It has been commented on that – like the Woolwich killers the British security services had a file on Mohammed Emwazi. Here, Channel 4 News Africa reporter Jamal Osman describes his own experiences.
Clearly there is no way of justifying the violence against civilians and beheadings for which “Jihadi John” has become the poster child.
But it is worth noting that several of the men who have joined Islamist groups like al-Qaeda and Islamic State had previously complained about alleged harassment and abuse at the hands of the British spies to whom they were known.
Several years ago Mohammed Emwazi contacted Cage, an advocacy group that campaigns for those affected by the “war on terror”, claiming he was repeatedly detained at airports, deported, barred from entering countries and even allegedly assaulted by officers.
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After he was refused to travel, “Jihadi John” told Cage: “I never got onto the flight, what was the point, I said to myself: ‘I’ll just get rejected’.
“I had a job waiting for me and marriage to get started. But now I feel like a prisoner, only not in a cage, in London. A person imprisoned and controlled by security service men, stopping me from living my new life in my birthplace and my country, Kuwait.”
Cage, which provided assistance to Emwazi when he claimed he was being harassed, has been criticised for describing him as “extremely kind, gentle”.
In the past few years as a journalist for Channel 4 News, I have met dozens of men with similar stories. Some eventually left Britain to fight for Islamist groups like al-Shabaab, the al-Qaeda branch in Somalia.
Sheikh Abdulqadir Mumin, who featured in this story in 2012, is one of them. He was a religious preacher with radical views but no history of violence. He claimed that he was harassed and threatened by British authorities and he says had no choice but to flee Britain.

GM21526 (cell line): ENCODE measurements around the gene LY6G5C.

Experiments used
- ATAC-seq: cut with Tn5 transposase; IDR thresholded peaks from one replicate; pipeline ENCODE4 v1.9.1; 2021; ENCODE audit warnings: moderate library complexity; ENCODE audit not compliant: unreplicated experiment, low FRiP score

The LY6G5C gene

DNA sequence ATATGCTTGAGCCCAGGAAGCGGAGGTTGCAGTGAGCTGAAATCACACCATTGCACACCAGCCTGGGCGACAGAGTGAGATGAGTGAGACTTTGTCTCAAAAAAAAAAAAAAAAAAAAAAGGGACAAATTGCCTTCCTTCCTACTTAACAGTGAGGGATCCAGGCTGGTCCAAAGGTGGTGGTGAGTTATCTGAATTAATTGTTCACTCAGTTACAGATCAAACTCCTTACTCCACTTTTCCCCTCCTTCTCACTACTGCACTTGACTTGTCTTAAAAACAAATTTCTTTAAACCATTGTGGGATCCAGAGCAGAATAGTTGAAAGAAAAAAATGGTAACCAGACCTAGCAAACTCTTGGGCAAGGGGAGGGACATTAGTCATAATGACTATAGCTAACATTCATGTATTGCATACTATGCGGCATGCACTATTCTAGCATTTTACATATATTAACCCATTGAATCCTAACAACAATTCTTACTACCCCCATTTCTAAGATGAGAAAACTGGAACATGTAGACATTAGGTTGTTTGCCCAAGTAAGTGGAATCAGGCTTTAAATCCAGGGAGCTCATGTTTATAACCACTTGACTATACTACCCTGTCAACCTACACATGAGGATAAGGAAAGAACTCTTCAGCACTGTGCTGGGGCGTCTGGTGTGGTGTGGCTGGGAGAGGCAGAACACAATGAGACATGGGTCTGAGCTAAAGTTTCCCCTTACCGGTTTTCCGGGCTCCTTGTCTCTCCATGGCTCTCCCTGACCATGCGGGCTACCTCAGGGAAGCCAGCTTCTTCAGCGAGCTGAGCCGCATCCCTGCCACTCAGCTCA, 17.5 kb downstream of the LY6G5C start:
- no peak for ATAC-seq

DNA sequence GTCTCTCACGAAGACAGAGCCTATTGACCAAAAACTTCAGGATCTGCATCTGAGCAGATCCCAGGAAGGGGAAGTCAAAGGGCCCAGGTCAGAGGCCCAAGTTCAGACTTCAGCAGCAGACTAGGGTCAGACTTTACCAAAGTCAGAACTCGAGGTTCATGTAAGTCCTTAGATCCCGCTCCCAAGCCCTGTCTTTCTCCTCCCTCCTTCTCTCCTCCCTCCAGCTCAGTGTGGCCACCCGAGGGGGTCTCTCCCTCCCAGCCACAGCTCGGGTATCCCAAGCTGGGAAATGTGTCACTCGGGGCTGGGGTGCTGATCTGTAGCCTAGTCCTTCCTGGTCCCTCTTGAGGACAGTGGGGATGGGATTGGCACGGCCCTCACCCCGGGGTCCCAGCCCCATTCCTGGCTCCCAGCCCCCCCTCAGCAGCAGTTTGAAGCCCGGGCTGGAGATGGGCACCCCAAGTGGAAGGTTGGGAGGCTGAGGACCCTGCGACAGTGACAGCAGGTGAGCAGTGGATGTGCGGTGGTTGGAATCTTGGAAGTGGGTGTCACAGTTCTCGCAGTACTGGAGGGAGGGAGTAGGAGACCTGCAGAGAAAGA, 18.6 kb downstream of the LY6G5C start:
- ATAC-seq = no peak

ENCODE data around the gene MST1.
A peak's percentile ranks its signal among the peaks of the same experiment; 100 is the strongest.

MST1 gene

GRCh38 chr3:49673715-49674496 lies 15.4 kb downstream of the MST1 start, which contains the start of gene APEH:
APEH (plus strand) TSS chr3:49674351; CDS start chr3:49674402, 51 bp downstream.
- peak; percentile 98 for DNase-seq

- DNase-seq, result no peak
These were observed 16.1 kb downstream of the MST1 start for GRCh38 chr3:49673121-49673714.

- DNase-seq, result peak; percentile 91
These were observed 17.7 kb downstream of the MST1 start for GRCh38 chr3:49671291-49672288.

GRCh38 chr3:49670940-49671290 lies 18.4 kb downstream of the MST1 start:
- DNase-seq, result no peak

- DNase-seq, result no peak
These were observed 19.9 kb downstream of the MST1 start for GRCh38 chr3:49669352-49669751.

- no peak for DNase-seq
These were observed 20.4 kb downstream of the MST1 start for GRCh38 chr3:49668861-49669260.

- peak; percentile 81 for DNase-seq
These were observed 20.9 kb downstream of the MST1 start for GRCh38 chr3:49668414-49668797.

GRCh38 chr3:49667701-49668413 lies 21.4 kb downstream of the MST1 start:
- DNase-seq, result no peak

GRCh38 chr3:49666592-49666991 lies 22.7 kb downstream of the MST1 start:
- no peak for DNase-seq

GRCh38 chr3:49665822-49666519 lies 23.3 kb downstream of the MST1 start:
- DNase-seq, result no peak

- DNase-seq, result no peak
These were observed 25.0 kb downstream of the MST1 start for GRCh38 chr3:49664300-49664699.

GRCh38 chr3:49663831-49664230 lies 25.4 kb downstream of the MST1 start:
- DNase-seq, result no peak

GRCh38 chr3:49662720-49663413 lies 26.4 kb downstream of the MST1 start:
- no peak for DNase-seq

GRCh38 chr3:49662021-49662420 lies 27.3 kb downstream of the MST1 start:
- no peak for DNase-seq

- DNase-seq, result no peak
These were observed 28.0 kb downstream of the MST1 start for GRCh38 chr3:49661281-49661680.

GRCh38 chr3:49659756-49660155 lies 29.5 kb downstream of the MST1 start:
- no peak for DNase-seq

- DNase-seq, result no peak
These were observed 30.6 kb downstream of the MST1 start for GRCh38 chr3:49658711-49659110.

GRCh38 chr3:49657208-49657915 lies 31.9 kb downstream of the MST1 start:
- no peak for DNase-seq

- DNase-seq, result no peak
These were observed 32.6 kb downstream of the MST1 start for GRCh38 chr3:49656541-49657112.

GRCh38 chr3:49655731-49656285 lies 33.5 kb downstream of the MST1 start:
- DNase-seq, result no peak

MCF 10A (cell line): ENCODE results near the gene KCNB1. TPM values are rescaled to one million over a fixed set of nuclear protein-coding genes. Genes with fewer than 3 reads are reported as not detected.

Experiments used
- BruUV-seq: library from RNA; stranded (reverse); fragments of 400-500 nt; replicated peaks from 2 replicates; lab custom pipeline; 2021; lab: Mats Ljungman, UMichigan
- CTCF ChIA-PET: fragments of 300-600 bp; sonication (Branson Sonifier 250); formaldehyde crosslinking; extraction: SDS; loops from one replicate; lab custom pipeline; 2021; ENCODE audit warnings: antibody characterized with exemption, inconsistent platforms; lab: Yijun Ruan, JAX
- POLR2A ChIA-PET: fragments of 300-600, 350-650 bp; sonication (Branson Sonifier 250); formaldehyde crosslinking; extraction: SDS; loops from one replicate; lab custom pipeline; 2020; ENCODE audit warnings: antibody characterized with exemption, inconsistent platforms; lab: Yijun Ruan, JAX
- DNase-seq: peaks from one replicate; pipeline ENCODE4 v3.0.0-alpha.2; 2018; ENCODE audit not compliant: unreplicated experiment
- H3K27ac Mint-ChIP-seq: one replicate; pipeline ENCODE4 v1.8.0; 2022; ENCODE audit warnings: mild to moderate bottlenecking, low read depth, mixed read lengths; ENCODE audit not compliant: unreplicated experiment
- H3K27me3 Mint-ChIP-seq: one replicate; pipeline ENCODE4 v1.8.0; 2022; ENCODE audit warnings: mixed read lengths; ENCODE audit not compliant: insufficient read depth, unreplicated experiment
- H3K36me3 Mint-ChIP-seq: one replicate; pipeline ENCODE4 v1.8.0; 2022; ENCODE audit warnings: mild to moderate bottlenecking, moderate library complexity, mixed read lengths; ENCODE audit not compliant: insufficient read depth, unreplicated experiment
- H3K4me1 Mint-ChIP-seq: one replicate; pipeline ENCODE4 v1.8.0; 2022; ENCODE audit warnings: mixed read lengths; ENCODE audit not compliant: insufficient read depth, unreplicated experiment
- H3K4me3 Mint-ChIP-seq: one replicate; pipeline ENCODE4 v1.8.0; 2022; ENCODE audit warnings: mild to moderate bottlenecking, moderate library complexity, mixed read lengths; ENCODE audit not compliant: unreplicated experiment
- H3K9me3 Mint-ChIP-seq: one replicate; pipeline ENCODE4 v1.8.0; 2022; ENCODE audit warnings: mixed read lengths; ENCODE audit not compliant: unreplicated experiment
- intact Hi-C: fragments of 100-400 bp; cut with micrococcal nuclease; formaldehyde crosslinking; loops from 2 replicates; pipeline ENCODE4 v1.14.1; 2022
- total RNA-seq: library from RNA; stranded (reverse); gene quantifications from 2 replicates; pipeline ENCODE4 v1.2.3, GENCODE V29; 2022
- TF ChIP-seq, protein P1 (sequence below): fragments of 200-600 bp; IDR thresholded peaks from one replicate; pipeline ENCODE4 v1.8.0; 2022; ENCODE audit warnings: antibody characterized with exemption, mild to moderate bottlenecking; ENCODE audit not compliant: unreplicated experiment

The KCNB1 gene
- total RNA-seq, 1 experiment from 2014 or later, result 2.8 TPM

Other young Muslims feel that having a strong opinion about foreign policy makes them a suspect. They fear they will be added to a watch list. Security services will get involved and then it begins.
I know what it is like to be at the receiving end of British spies. Although I haven’t encountered them for almost a year now, they have in the past threatened and harassed me.
For over a five-year-period, I was detained and questioned almost every time I passed through Heathrow airport.
I was initially offered incentives ranging from a “handsome salary” or a “nice car” to a “big house”.
When I declined all these offers, the psychological battle began. I was told how easy it would be for them to take away my British passport and destroy my career – and even my life.
It was terrifying. My supposed crime was refusing to spy on my community. I told them that I just want to remain a journalist – doing his duty to inform the public.
Their treatment made me very angry, frustrated and at times made me feel unsafe in this country. What helped me was that I had support and a platform to express my frustration. For many others, it is never-ending.
Meeting death while fighting for Islam is better than living in humiliation and fear in Britain. Islamist fighter
Asim Qureshi, research director of Cage, said: “We now have evidence that there are several young Britons whose lives were not only ruined by security agencies, but who became disenfranchised and turned to violence because of British counter-terrorism policies coupled with long standing grievances over Western foreign policy”.
This happens to many Muslims – it’s a common experience but very few react badly to the anger. A tiny minority who feel life in Britain has become unbearable, look for an alternative. And groups like Islamic State and al-Qaeda willingly offer them hope and sanctuary. They then begin the next stage of their journey becoming more extreme and desperate for revenge.
As one Islamist fighter who left the UK once told me: “Meeting death while fighting for Islam is better than living in humiliation and fear in Britain.”
The security services owe it to the families of Alan Henning and David Haines that their actions play no role in radicalising young British men in the future.